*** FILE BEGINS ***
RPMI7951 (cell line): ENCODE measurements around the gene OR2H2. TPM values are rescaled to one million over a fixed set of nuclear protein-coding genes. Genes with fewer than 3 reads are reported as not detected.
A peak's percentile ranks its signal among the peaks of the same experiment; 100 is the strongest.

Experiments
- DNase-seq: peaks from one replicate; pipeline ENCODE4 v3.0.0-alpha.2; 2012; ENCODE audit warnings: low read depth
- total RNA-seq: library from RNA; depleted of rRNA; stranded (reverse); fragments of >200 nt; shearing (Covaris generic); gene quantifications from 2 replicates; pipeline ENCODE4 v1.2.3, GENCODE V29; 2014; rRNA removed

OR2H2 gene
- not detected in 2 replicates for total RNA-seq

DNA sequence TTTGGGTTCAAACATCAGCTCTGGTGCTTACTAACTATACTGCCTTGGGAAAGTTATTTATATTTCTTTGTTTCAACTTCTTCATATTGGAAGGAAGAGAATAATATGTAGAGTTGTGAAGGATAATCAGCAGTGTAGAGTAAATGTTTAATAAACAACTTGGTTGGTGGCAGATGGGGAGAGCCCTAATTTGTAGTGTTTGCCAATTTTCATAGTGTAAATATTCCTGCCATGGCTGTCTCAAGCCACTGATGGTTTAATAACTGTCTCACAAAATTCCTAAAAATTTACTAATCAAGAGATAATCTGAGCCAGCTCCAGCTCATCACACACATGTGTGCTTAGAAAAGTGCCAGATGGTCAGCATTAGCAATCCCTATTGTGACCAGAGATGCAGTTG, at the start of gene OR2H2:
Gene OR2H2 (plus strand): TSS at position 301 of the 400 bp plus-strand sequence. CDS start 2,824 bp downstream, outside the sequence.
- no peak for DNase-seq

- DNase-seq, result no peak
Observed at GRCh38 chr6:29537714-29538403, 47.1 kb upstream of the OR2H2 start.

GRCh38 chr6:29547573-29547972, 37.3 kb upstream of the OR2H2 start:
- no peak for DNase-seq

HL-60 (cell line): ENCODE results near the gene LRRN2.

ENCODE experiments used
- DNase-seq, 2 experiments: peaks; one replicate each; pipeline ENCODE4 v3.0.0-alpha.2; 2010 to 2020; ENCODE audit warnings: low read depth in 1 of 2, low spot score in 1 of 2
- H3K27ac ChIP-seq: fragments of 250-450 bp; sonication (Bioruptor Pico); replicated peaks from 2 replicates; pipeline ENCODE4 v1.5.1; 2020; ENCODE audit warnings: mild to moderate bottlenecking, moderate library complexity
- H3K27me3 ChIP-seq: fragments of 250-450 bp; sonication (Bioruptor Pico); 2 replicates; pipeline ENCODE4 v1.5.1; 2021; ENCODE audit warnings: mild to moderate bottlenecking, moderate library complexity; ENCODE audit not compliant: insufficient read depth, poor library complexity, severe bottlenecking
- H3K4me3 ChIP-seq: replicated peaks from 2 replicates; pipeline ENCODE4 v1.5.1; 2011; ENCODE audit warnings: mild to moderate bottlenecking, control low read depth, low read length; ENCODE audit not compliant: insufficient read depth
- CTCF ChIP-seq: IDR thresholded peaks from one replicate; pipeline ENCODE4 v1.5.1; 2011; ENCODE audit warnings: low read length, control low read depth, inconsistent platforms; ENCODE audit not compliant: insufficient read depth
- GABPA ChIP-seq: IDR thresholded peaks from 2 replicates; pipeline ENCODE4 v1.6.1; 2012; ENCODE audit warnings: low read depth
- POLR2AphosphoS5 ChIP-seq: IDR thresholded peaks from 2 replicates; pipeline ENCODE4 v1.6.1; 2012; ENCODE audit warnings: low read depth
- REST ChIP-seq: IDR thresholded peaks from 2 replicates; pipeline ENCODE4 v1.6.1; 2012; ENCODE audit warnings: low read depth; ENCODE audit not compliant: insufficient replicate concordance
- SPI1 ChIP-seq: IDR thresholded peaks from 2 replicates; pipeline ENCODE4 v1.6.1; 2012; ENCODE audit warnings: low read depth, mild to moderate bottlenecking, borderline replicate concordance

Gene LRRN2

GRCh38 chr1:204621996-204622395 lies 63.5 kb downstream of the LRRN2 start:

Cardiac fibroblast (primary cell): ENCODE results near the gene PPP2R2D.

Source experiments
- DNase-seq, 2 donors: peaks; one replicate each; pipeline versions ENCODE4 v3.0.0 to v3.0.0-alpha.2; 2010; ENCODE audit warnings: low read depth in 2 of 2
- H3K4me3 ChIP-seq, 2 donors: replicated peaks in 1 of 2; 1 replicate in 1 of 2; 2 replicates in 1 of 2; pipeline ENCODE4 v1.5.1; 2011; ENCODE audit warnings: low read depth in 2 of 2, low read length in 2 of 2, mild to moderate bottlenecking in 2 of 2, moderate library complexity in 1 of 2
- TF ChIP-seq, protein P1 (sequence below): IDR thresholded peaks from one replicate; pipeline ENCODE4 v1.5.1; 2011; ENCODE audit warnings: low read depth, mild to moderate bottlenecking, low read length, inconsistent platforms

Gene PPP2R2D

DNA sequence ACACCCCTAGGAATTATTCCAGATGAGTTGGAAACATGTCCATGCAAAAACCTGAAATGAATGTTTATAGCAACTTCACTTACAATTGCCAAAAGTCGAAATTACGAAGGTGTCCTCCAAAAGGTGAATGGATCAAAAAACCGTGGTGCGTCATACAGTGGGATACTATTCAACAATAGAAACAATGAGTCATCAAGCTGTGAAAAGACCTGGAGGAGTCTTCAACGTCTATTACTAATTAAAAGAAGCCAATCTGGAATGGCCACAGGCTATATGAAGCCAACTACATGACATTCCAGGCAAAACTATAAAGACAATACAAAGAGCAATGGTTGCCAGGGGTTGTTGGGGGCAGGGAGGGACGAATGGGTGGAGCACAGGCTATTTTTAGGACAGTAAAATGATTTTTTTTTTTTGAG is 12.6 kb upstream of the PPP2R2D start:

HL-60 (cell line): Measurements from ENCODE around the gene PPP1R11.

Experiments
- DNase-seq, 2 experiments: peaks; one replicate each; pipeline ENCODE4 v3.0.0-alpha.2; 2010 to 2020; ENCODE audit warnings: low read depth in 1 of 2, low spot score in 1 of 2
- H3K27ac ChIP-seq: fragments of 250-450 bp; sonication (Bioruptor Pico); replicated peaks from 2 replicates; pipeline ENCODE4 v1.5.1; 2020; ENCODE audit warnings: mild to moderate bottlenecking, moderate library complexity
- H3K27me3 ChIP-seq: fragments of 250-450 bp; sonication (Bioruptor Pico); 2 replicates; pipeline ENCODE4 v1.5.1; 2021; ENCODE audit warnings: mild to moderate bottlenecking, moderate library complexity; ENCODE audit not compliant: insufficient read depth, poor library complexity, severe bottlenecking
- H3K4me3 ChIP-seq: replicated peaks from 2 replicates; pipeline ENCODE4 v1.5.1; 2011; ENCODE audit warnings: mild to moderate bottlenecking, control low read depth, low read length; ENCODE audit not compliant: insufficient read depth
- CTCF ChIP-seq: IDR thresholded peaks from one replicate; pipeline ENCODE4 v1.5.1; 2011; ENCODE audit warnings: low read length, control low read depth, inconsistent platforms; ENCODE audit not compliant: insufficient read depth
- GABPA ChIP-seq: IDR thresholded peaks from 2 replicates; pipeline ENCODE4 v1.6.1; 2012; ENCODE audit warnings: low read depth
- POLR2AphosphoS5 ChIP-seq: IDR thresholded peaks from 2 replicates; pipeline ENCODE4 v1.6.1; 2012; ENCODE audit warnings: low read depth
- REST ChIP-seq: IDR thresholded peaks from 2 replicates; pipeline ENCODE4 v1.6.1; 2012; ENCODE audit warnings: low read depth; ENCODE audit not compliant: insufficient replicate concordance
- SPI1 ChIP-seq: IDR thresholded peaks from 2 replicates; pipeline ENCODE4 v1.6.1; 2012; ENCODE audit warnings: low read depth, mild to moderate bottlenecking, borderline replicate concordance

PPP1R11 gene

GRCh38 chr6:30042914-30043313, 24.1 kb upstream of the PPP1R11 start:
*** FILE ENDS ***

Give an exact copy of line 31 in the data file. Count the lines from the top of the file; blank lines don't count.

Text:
- H3K4me3 ChIP-seq, 2 donors: replicated peaks in 1 of 2; 1 replicate in 1 of 2; 2 replicates in 1 of 2; pipeline ENCODE4 v1.5.1; 2011; ENCODE audit warnings: low read depth in 2 of 2, low read length in 2 of 2, mild to moderate bottlenecking in 2 of 2, moderate library complexity in 1 of 2